A seemingly perfect marriage begins to collapse under the weight of mental illness
Dir: Joachim Lafosse. France, Belgium, Luxembourg. 2021. 117 mins
The marriage between furniture restorer Leila (Leïla Bekhti) and artist Damien (Damien Bonnard) is, at its strongest, a febrile and thrillingly unpredictable thing. But passion and spontaneity starts to lose its charm when it accelerates into yet another of Damien’s spiralling bipolar episodes. Joachim Lafosse, a director who is particularly adept at teasing out the frictions and complicated dynamics in marriages in films like Our Children, After Love and Keep Going, delivers an impressively nuanced portrait of the three-way relationship between a man, a woman and his disease.
Pulls no punches when it comes to exploring the impact of mental illness on even the strongest of marriages
While not a picture which is formally risk-taking in approach, this is a quality production which explores its uncomfortable subject matter with sensitivity and uncommon depth. Two strong central performances are a further selling point for a film which will likely enjoy a healthy festival run after its premiere in Cannes Competition, followed by interest from specialist arthouse distributors.
Filmed in some particularly blissful locations in rural Luxembourg and France, and unfolding in a world filled with art and beauty, The Restless is a film which goes to great lengths to flesh out the bond between Leila and Damien and to celebrate their unconventional, Bohemian existence. It’s an astute decision – while After Love, Lafosse’s previous picture about a terminally strained marriage, was undeniably compelling, it was less easy to mourn a relationship that the audience has never seen as a full-blooded, thriving entity.
Here, through sensuous lensing from Lafosse’s regular collaborator Jean-François Hensgens, we get to know them both as lovers and as loving parents to a young son, Amine (Gabriel Merz Chammah, well cast). We glimpse moments of luxuriant intimacy, we see the pleasure that Leila and her husband take in each other. Damien’s creativity – the very gift that makes him a successful, widely exhibited painter – is a key part of his personality and informs every aspect of his life choices. But it gradually becomes clear that his creativity and the rising tide of sickness which periodically engulfs him are inextricably linked. And gradually, it dawns on Leila that the restless impulse that drives Damien to fix a bike at 2am and to cook a vast, kitchen-wrecking banquet, is not just Damien being Damien. It’s a warning sign.
As with many troubled marriages, the child becomes a flashpoint. And sweet, sensitive Amine is intuitive enough to recognise real danger in his father’s increasingly erratic behaviour. The child features in two of the film’s most powerful scenes – a horrifying school run in which Damien, unreachably high, insists on driving at breakneck speed along winding lanes. And while Amine is no longer in danger once he gets to school, the scene which follows immediately afterwards is, in its own way, equally traumatising. Caught in a whirl of pinballing impulses, Damian hurtles into a nearby bakery and buys up all the cupcakes, then bursts back into Amine’s classroom with arms spilling empty calories and a half-formed idea of a class trip to the lake. His son shrinks under the pitying gazes of his classmates.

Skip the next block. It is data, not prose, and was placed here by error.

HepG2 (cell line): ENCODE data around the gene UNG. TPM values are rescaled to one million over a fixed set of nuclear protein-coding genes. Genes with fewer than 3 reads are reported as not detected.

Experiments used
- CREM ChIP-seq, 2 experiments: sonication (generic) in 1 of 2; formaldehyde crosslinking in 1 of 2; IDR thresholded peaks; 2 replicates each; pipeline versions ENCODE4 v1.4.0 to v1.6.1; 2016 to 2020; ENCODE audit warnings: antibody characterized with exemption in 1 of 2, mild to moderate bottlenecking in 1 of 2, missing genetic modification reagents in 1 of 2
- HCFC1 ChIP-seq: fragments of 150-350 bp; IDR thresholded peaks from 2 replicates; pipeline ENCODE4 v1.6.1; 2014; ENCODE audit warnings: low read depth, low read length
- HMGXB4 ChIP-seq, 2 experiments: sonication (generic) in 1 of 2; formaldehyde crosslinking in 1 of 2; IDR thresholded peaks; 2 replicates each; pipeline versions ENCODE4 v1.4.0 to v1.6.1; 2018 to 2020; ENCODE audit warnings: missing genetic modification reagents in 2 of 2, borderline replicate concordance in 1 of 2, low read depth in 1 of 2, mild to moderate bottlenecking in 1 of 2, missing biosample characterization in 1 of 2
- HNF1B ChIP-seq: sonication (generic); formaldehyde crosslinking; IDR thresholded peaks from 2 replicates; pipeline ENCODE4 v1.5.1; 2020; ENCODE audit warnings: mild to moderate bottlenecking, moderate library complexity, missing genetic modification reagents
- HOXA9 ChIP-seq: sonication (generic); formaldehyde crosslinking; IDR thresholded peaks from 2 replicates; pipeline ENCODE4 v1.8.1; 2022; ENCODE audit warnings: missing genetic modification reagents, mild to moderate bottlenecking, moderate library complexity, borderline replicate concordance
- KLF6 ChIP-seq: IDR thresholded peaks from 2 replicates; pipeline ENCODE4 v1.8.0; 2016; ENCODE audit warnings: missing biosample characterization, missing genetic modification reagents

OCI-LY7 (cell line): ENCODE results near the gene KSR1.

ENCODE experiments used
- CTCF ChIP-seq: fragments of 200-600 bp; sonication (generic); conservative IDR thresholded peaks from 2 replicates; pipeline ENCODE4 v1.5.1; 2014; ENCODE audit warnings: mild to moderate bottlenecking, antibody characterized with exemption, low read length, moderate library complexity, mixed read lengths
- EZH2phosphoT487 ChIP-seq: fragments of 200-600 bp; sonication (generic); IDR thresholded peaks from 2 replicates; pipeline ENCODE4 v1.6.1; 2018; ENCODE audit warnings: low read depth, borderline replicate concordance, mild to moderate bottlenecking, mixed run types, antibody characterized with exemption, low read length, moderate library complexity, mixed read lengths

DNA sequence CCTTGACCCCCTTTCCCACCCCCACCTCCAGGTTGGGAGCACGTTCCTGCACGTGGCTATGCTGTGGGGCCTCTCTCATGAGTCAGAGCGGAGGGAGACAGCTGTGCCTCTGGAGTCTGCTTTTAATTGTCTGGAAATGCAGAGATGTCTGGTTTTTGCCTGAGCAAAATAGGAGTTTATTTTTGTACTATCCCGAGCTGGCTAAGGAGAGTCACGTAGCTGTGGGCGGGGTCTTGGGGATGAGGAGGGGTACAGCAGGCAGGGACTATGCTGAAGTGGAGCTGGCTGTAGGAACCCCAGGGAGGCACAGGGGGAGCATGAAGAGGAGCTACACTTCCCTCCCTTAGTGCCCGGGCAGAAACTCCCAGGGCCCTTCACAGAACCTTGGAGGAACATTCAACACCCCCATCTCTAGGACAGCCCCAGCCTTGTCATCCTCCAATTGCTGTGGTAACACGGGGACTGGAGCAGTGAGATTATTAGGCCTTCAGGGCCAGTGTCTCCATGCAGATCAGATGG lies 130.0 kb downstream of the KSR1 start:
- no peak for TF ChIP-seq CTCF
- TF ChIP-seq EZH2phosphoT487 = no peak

A clearly well-researched screenplay provides a solid framework for this perceptive picture, which pulls no punches when it comes to exploring the impact of mental illness on even the strongest of marriages. Once Leila has spotted the danger signs in Damien’s behaviour, she can’t unsee them. Her caution around him is a learned behaviour which crushes the impulsive joy she once felt in their marriage. She coaxes him to take his medication while also realising that Damien, without his illness, is not the man she fell in love with.
Production company: Stenola Productions, Samsa Films, KG Productions, Prime Time
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Producers: Anton Iffland-Stettner, Eva Kuperman, Jani Thiltges, Alexandre Gavras, Antonino Lombardo
Screenplay: Joachim Lafosse, Anne-Lise Morin
Cinematography: Jean-François Hensgens
Editor: Marie-Hélène Dozo
Production design: Anna Falguères
Main cast: Leïla Bekhti, Damien Bonnard, Jules Waringo, Gabriel Merz Chammah, Luc Schiltz, Larisa Faber